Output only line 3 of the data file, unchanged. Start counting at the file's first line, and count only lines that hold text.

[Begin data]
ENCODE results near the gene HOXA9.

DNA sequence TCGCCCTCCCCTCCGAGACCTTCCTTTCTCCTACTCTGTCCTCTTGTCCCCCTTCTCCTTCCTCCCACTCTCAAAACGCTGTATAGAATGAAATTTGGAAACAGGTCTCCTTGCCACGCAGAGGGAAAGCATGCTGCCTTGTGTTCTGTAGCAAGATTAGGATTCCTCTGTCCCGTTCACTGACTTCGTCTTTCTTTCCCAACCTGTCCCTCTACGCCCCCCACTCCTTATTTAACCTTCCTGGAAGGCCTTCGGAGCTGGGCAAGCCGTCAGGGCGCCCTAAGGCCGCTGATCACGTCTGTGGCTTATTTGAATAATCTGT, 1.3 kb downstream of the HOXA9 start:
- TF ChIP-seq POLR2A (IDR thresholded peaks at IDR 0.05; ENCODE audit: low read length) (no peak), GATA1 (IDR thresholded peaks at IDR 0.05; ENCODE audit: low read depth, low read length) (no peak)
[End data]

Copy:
- TF ChIP-seq POLR2A (IDR thresholded peaks at IDR 0.05; ENCODE audit: low read length) (no peak), GATA1 (IDR thresholded peaks at IDR 0.05; ENCODE audit: low read depth, low read length) (no peak)